The Importance of Trust in Remote and Hybrid Workplaces
The Importance of Trust in Remote and Hybrid Workplaces

person working remotely while trying to develop trust in peersMany professionals are still working remotely or in hybrid work environments. While this type of arrangement can be great for convenience, productivity, fostering creativity and better use of resources, one issue I keep thinking about is the challenge associated with building trust.

I believe that leaders must recognize the importance of trust when it comes to building teams and making remote and hybrid arrangements successful.

To be fair, without being in the same physical location or having face-to-face meetings or spontaneous interactions regularly, it can be difficult for (even) experienced leaders to know how their employees are doing and whether goals are being met efficiently and effectively. Similarly, it can be difficult for employees who are individual contributors to develop trusting relationships with their peers.

The Importance of Trust in Remote/Hybrid Work Environments

Trust is the foundation for all successful interactions and outcomes, but this is especially true for colleagues in remote/hybrid work environments. When team members can trust their leaders and peers, they are more likely to be willing to collaborate, share openly and honestly, and sustain healthier relationships that lead to innovative and productive work.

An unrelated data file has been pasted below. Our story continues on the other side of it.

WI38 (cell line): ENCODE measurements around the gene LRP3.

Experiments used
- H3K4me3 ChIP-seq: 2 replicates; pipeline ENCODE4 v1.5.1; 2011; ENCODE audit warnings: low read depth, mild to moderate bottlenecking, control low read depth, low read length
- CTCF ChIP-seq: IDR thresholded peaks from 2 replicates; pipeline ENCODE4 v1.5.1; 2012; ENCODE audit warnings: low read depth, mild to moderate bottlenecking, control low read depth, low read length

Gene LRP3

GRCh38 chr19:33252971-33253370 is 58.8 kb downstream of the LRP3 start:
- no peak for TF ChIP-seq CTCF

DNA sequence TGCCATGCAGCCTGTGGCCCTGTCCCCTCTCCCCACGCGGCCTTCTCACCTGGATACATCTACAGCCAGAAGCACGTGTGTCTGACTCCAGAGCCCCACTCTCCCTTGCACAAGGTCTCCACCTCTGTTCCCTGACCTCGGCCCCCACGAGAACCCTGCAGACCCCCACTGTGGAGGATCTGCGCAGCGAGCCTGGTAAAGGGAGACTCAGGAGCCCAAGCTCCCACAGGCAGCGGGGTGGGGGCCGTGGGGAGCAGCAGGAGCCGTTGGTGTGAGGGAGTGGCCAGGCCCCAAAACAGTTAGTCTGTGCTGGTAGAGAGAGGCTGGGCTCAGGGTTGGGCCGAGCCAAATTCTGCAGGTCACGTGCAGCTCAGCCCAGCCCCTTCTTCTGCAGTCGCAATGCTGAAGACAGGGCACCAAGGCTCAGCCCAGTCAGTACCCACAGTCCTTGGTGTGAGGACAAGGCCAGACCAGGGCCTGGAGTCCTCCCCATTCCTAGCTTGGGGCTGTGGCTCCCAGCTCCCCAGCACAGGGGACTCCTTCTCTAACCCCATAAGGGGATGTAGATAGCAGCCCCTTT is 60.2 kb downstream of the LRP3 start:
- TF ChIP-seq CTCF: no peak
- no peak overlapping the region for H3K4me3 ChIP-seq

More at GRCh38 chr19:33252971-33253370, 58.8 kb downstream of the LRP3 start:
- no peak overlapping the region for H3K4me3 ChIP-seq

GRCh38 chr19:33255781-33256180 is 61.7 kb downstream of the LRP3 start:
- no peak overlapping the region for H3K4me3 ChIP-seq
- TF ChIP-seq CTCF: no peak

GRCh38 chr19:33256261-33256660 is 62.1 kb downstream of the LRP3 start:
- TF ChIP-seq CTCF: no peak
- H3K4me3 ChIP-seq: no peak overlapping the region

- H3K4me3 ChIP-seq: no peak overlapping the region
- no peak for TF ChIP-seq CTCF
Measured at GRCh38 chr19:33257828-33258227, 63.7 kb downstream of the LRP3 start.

person meets four colleagues virtuallyIn contrast, when there’s a lack of trust amongst teammates, members may become guarded and hesitant to communicate openly, creating roadblocks to productivity. In some respects, this may parallel what happens to employees who are members of underrepresented groups and work in environments where they need to be on guard for various forms of subtle and less subtle mistreatment and exclusion.  To build a culture of trust remotely or across hybrid teams, creating an environment that fosters clear communication, clear expectations and protocols, and authentic inclusion is important so everyone feels supported in the journey.

The Link Between Trust and Psychological Safety

Psychological safety in the workplace should be equally important as providing a safe physical workspace. It’s a vital component of creating an effective and productive team environment. The best teams prioritize psychological safety for their employees, actively fostering an atmosphere where individuals feel comfortable contributing and speaking openly and honestly without fear of judgment or retribution from their peers or leaders.

Everyone has something valuable to add, but this contribution will never be realized in a toxic atmosphere of disrespect, exclusion, ridicule or retaliation. Establishing psychological safety enables people to take chances which is essential when solving new and difficult challenges or being creative.

Creating an inclusive workplace free from bullying and harassment must be a top priority for any leader. In an earlier blog, I explained how the fictional character Ted Lasso demonstrates this brilliantly and authentically. Not only is this the morally sound thing to do, but it also makes great business sense. Establishing an environment of psychological safety will allow your employees to devote their full attention to their work without having to worry about protecting themselves from mistreatment that may be lurking just around the corner.

Tips for Creating Trust Between Employees and Managers